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WTO court rules in favor of key principles of EU Third Energy Package

Moscow — A World Trade Organization court ruling published Friday confirmed the key principles of the EU's Third Energy Package are lawful, but concluded that some conditions, including access to the OPAL pipeline, are not in line with WTO norms.

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Russian state-owned gas producer and transporter Gazprom filed a complaint with the WTO about the legislation in April 2014, arguing Russian infrastructure was being treated unfairly. Since then, constraints on access to OPAL have been lifted, resulting in flows via Nord Stream increasing to full capacity of 155 million cu m/day. The decision is therefore not expected to be market moving.

The European Commission described the ruling as "an important positive outcome for the EU, as it secures the core elements of the Third Energy Package."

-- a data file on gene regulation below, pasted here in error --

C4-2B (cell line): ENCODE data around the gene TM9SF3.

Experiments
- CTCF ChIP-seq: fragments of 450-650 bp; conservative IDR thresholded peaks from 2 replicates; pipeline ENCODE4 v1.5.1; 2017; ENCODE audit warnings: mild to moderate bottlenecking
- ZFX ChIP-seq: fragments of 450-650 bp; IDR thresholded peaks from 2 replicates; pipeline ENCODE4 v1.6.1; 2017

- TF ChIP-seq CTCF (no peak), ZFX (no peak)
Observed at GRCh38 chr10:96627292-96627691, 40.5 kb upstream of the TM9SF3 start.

In a statement released Friday, it said the EU was cleared of claims of discrimination against Russian pipeline transport services, suppliers and Russian gas itself.

"The panel ruled in favor of the EU concerning the rules on 'unbundling', i.e. the requirement to separate energy supply and generation from the operation of transmission networks, as well as on liquefied natural gas (LNG) and on upstream pipeline networks," the statement said.

The commission said it will now analyze the issues that the WTO has not recognized as compatible with its norms.

Gazprom said in a statement that the ruling confirmed that three aspects of the Third Energy Package do not comply with WTO norms. These include special treatment for OPAL, and demands for certain certifications for foreign-owned gas transportation operators. It also said the WTO found that EU regulations that favor projects aimed at diversifying gas supply sources to the EU from countries other than Russia are not in line with WTO norms. One such is the Southern Gas Corridor bringing Caspian region gas to Europe.

"Gazprom has always said that the interests of gas suppliers need to be taken into account in the implementation of European energy policy, and it is therefore satisfied with the sections of the final report that cover these violations, and expects the EU to take the necessary actions to eliminate the violations identified by bringing its legislation into compliance with the report," the company said. --Rosemary Griffin,

--Edited by Keiron Greenhalgh,